The 7-year-old company posted on its official Twitter account that it has "confidentially submitted an S-1 to the SEC for a planned IPO." A subsequent tweet said simply: "Now, back to work." It's accompanied by a blurry photo people working in the company's San Francisco headquarters.
Under the law, Twitter's financial statements and other sensitive information contained in the IPO filing must become publicly available at least 21 days before company's executives begin traveling around the country to meet with potential investors — a process known as a "road show."
Those presentations will be orchestrated by Twitter CEO Dick Costolo, a former stand-up comedian who will now get an opportunity to take his act to Wall Street.
Twitter's IPO has been long expected. The company has been ramping up its advertising products and working to boost ad revenue in preparation. But it is still tiny compared with Facebook, which saw its hotly anticipated IPO implode last year amid worries about its ability to grow mobile ad revenue.
Since it was founded within another startup and named after the sound of chirping birds in 2006, Twitter has established itself as a cultural touchstone while growing from a few thousand geeky users to more than 200 million today. Its users include heads of state, celebrities, revolutionaries and journalists. Unlike Facebook, which insists that its users go by their real names, Twitter leaves room for parody and anonymity. As such, there are accounts for Jesus Christ and Lord Voldemort, Harry Potter's mortal enemy.
Twitter's main appeal is in its simplicity and its ability to distribute information quickly. Users can send short messages — either public or private — that consist of up to 140 characters. Anyone can "follow" anyone else, but the relationship doesn't have to be reciprocal. This has made the service especially appealing for celebrities and companies that use it to communicate directly with customers.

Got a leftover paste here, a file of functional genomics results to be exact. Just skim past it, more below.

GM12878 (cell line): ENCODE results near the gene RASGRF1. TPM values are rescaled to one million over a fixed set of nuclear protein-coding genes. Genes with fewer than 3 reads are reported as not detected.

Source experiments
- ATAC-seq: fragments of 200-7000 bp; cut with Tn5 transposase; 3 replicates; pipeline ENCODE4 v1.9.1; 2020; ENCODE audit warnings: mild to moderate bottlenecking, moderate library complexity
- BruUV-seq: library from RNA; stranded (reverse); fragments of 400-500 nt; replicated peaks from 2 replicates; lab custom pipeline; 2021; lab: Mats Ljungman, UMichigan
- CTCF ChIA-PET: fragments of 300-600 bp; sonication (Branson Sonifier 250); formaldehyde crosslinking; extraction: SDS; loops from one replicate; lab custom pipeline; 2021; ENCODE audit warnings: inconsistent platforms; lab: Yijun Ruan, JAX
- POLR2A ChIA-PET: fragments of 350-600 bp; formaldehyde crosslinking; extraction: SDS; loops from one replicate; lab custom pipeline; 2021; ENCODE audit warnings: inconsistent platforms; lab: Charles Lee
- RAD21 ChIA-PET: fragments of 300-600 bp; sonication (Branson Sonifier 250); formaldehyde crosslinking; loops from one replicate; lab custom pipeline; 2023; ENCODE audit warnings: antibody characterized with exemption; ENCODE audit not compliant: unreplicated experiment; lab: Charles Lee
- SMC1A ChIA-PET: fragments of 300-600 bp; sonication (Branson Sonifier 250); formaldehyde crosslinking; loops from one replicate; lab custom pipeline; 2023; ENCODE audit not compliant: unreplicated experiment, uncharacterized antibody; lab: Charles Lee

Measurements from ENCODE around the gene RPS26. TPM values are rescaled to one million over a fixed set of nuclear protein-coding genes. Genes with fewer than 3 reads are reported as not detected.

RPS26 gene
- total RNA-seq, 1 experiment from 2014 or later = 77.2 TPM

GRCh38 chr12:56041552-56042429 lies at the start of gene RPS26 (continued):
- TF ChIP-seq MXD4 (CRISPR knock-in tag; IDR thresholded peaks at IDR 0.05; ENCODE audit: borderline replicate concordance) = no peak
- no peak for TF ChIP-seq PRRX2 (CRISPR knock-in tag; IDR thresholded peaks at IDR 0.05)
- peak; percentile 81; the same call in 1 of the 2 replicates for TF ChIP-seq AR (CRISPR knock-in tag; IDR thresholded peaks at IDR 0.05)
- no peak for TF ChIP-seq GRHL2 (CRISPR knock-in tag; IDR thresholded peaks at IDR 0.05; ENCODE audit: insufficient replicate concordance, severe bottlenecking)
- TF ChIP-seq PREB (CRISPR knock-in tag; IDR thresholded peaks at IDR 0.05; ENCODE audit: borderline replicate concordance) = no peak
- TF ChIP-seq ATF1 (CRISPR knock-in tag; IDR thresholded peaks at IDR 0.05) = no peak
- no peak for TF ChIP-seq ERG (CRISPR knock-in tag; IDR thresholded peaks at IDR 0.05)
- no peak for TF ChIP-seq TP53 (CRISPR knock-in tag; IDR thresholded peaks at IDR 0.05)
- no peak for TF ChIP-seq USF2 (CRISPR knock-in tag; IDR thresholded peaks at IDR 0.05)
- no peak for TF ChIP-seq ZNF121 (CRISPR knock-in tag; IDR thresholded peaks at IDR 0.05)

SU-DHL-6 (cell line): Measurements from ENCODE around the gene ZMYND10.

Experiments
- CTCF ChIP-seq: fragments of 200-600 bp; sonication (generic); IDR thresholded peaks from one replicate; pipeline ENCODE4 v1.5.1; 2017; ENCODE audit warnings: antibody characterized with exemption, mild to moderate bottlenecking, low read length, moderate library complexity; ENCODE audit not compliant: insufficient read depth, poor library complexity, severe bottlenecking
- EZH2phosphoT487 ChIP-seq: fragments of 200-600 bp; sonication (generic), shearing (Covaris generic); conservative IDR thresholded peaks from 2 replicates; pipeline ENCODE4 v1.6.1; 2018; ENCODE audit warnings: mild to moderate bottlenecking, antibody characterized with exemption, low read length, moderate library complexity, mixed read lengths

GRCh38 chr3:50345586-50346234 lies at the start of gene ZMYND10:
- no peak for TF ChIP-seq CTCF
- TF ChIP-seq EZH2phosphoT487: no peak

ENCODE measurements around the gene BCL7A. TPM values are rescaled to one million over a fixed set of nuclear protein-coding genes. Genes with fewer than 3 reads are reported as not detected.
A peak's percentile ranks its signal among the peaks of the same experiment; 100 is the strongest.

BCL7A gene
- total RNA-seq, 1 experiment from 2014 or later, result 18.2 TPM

Most of Twitter's revenue comes from advertising. Research firm eMarketer estimates that Twitter will generate $582.8 million in worldwide ad revenue this year, up from $288.3 million in 2012. By comparison, Facebook had ad revenue of $1.6 billion in the April-June quarter of this year. By 2015, Twitter's annual ad revenue is expected to hit $1.33 billion.
Twitter's moneymaking potential has minted the company with an estimated market value of $10 billion, based on the appraisals of venture capitalists and other early investors who have been helping to fund the business so far. PrivCo analyst Sam Hamadeh said he expects Twitter to aim for a market value of about $15 billion when it prices its IPO.
The public offering comes at a time of heightened investor interest in the IPO market. There have been 131 IPOs that have priced so far this year, according to IPO tracking firm Renaissance Capital. That's a 44 percent increase from the same period the year before. If the momentum continues, 2013 will have the most IPO pricings since 2007 — a year before the financial crisis.
The law that allowed Twitter to file its initial IPO documents confidentially is called the Jumpstart Our Business Startups Act, or JOBS. President Barack Obama signed the law in 2012. It is designed to make it easier for small businesses and startups to grow and create jobs.
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